March 15, 1992 |
A small revue is playing the loft at the Mill Avenue Theater in Tempe, a red brick and adobe college town a few dry miles east of here. "Guv: The Musical," plays off the strange history and disordered present, the frequently corrupt and often unbelievable nonsense of Arizona politics. With such a fertile and constant fount, say the show's producers, their two-hour belly-laugh could outlive the Grand Canyon.
March 20, 1992 |
BACKGROUND: On Sunday, View reported on Arizona's splotchy political record: one governor impeached, seven state legislators accused of bribery, and a $140-million federal suit against Gov. J. Fife Symington III for his part in the alleged mismanagement of a failed savings and loan. UPDATE: Arizona's political melodramas continue. Tuesday it was revealed that Annette Alvarez--aide and close friend to Arizona Gov. J.
July 5, 2011 |
When the U.S. Supreme Court struck down part of an Arizona campaign finance law last week, the court divided along ideological lines — with a five-justice conservative majority opposing the way Arizona uses public money to finance campaigns, and four liberals supporting it. But in Arizona, the greatest beneficiaries of the state's Clean Elections Act have been conservatives. Consider newly elected state Sen. Steve Smith. A talent manager in exurban Phoenix who had never run for public office, Smith beat a better-known Democrat last year with the help of $36,000 in government funds he received under the law. "Turns out, all I needed was that Clean Elections money and the grace of God," Smith said.
December 12, 1994 |
At the state Capitol here, 95-year-old Edwynne C. (Polly) Rosenbaum is regarded as an institution--an indefatigable Democratic lawmaker who has been around so long that she can claim friendship with the first governor. So it was with a deep sense of loss among old-guard politicos that the state representative was defeated Nov. 8 after serving 22 consecutive terms. She has held her seat since 1949, when she replaced her husband, William G.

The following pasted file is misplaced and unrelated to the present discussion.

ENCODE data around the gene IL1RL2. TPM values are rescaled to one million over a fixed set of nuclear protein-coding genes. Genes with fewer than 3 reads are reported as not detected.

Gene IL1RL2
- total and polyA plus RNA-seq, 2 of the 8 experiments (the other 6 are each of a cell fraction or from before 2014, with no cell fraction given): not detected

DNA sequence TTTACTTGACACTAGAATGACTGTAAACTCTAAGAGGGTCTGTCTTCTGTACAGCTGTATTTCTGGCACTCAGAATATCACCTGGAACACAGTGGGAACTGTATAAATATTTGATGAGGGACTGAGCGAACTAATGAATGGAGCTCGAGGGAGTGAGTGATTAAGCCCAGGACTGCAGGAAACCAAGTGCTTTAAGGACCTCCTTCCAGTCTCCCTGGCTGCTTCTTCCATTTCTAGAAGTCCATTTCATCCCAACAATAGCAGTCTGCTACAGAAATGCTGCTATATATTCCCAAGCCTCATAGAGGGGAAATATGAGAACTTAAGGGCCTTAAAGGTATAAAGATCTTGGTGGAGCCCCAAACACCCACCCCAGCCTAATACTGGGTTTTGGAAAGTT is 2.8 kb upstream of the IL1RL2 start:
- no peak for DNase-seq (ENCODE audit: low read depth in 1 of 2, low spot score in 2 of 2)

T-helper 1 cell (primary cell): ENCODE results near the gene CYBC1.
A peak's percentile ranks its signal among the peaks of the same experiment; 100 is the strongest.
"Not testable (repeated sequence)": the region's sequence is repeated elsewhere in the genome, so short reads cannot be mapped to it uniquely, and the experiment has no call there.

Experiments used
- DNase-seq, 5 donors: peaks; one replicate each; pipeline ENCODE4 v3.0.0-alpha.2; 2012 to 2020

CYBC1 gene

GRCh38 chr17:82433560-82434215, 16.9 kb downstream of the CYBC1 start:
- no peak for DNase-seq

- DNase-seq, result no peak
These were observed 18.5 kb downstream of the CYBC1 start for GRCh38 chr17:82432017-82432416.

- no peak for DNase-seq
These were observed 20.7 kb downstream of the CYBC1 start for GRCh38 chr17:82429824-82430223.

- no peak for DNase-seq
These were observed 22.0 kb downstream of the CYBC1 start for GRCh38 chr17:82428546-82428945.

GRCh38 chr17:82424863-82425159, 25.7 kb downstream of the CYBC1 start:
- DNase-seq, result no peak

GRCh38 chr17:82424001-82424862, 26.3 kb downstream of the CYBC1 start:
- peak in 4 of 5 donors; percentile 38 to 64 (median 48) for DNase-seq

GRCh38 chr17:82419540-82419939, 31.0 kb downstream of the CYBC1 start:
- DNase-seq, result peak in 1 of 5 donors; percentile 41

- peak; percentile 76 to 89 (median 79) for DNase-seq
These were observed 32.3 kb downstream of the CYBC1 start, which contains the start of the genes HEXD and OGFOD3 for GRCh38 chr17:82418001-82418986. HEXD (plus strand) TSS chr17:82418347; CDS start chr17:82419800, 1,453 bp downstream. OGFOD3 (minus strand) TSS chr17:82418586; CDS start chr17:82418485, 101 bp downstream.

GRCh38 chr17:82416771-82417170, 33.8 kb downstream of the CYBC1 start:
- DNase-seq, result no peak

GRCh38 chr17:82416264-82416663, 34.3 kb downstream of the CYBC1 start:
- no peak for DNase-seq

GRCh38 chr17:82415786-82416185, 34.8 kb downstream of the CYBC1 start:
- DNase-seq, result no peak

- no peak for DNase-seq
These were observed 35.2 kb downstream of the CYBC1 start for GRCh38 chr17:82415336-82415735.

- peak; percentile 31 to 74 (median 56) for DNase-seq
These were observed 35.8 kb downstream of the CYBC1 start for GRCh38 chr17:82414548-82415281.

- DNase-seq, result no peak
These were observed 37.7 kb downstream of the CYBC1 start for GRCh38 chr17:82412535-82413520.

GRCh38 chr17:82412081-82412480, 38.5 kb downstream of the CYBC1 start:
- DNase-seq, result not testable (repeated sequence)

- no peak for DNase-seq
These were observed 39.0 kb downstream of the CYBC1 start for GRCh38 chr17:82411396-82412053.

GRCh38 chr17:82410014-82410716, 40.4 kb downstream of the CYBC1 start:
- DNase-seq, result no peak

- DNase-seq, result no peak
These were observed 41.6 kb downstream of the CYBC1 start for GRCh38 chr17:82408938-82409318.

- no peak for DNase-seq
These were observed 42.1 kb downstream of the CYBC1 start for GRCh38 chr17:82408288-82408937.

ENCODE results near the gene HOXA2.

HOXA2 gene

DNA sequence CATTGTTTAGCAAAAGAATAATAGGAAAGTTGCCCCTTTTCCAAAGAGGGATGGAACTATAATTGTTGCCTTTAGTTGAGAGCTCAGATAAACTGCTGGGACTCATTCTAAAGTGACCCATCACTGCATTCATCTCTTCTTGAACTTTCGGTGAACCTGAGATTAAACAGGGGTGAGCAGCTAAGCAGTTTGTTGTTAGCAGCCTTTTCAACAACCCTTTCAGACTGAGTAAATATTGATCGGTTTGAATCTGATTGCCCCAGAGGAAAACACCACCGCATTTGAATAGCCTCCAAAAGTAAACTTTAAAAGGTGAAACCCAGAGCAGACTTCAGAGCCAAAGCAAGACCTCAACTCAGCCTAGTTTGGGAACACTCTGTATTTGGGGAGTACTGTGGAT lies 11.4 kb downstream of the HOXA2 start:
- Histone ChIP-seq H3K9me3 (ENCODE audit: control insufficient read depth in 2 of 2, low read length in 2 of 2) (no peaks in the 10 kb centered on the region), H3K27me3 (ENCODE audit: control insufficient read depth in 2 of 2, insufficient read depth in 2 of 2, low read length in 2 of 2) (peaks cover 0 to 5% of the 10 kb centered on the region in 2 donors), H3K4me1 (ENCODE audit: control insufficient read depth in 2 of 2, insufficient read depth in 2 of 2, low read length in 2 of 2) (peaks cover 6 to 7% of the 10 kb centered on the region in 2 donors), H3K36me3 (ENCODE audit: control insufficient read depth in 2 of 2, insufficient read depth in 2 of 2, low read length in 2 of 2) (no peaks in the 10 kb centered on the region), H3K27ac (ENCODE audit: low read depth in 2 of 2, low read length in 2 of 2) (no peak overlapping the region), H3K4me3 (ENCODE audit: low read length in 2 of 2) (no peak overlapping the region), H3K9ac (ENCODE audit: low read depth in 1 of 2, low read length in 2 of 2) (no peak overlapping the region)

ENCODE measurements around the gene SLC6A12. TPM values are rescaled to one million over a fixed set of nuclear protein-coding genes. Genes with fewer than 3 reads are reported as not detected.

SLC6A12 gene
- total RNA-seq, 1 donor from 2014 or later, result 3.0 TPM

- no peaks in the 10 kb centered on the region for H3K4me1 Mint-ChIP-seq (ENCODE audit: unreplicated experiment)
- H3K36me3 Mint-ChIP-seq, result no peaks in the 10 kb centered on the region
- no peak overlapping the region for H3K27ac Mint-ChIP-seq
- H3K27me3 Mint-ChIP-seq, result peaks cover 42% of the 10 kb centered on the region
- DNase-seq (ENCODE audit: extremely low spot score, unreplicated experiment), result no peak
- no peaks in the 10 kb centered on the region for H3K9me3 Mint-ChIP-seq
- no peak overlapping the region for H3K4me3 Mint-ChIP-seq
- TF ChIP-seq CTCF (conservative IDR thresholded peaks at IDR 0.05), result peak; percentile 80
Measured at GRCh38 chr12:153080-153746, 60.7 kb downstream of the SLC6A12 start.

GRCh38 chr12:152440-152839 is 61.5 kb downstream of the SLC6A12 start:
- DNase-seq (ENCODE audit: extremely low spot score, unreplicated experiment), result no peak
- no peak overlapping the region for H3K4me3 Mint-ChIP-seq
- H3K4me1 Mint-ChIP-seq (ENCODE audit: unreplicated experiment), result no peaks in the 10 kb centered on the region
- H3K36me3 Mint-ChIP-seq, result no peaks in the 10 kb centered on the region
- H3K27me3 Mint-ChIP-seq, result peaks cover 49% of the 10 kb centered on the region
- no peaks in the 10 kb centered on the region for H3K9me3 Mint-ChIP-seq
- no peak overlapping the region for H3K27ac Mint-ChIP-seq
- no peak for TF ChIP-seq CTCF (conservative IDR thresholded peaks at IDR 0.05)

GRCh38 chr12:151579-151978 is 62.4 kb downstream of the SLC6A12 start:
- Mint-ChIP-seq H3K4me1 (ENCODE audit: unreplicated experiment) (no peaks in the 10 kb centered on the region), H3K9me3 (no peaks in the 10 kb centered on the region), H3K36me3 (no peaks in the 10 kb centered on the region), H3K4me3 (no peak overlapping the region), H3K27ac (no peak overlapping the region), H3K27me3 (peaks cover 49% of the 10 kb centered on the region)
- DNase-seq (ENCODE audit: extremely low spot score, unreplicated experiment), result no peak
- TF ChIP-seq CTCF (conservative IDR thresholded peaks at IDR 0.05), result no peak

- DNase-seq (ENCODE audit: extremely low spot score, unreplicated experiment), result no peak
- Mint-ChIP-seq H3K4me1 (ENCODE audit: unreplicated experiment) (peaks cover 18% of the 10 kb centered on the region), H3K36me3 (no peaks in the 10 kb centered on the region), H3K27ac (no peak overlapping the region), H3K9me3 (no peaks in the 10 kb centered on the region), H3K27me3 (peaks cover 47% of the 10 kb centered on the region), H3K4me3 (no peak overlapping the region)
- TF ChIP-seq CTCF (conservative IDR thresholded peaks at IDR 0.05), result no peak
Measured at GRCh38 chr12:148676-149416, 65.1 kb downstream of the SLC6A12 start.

June 19, 1989 |
If the political career of former Arizona Gov. Evan Mecham were a movie, for many Arizonans it would be the latest Rambo sequel, with Mecham as the gung-ho hero, back again in the electoral underbrush to wage war on those who threaten such "true American values" as motherhood, apple pie and the right to school prayer. For many others, however, it would be an episode of the horror film "Friday the 13th," with Mecham as Jason, the monster who, time after time, is stabbed, slashed, drowned, burned, buried and seemingly vanquished, only to return to life in time to wreak havoc in the next sequel--or in Mecham's case, the next gubernatorial election.
April 6, 1988 |
Former Gov. Evan Mecham said Tuesday that his political fate is not sealed by the impeachment conviction that hurled him into the history books. "Of course, this is just another chapter in a book and this book isn't near the end," Mecham said at his first public appearance since the Senate ousted him from office Monday. Mecham said he was considering whether to try appealing to the U.S. Supreme Court or running in the special gubernatorial election May 17.